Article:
Barb Howarth’s signature character dolls were like snowflakes: no two ever the same.
“Each one has its own personality and theme; they’re so whimsical,” said Kathy Sitter, sister of the late Howarth, a Sarnia artist who lost her battle with cancer nearly ten years ago.
Howarth was well known for her textile and weaving work, often donating pieces to local galleries and fundraisers.
But it was the handmade ‘teller dolls’ that garnered the most attention, said Sitter.
“Each one tells a story, and people really loved that. This was how she made her income.”
When diagnosed with leukemia at age 50, Howarth told family she wanted to start fundraising for cancer research. But she passed away four months later.
“It was a tough fight. She was even doing her needlepoints in the hospital, while she was dying,” said Sitter, noting that one last doll didn’t get finished. “It was three-quarters done, so I finished it for her. We donated a bunch of pieces to the cancer ward in London.”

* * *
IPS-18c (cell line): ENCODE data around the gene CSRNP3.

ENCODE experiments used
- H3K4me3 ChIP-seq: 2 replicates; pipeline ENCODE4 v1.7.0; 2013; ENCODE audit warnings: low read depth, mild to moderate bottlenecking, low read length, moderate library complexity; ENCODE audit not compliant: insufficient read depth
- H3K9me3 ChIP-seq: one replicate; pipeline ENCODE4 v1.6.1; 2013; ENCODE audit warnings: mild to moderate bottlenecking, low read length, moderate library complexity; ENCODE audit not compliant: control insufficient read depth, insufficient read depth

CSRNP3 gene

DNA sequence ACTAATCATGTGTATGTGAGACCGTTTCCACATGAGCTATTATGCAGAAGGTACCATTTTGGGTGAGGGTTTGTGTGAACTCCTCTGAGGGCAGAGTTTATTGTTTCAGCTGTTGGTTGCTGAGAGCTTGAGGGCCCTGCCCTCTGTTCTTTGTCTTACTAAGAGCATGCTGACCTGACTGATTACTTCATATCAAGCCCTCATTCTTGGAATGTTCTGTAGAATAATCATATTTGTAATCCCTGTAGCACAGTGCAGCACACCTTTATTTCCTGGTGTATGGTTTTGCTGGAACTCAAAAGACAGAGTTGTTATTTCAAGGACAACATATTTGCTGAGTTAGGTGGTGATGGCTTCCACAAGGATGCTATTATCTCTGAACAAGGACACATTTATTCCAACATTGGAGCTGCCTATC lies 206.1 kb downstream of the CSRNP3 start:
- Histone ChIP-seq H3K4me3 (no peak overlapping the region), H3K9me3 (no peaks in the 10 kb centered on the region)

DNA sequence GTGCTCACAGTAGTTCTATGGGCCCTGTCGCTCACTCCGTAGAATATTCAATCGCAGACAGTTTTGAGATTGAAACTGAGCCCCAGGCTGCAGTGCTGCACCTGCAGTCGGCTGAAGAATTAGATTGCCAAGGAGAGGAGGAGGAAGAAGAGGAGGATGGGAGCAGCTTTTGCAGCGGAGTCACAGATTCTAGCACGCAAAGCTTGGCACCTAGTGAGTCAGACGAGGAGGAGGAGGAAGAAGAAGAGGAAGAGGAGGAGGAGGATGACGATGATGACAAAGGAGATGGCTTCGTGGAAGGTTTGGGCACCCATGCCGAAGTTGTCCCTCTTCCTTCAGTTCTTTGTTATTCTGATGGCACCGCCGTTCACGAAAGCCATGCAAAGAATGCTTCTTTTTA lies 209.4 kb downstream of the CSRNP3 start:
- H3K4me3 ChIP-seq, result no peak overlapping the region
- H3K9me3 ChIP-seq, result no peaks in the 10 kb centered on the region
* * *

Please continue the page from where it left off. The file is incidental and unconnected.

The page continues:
Howarth’s remaining dolls — the last in her collection — are on display and available for purchase at Artopia Gallery & Framing for the month of April, coinciding with Daffodil Month, the Canadian Cancer Society’s national fundraising campaign for the fight against cancer.
All proceeds go to the CCS.
“They’re taking something that was so difficult in their lives and turning it into such a positive, letting Barb’s legacy live on in her amazing art,” said Paula McKinlay, community fundraising specialist for the Canadian Cancer Society’s Lambton branch. “Every doll helps, and makes a significant contribution to the fight.”
A special launch of the doll collection will take place at Artopia during the First Friday cultural walkabout, held Friday, April 10 this month.
“This way, people can enjoy her work,” said Sitter. “And we’re still able to fundraise, just like she wanted.”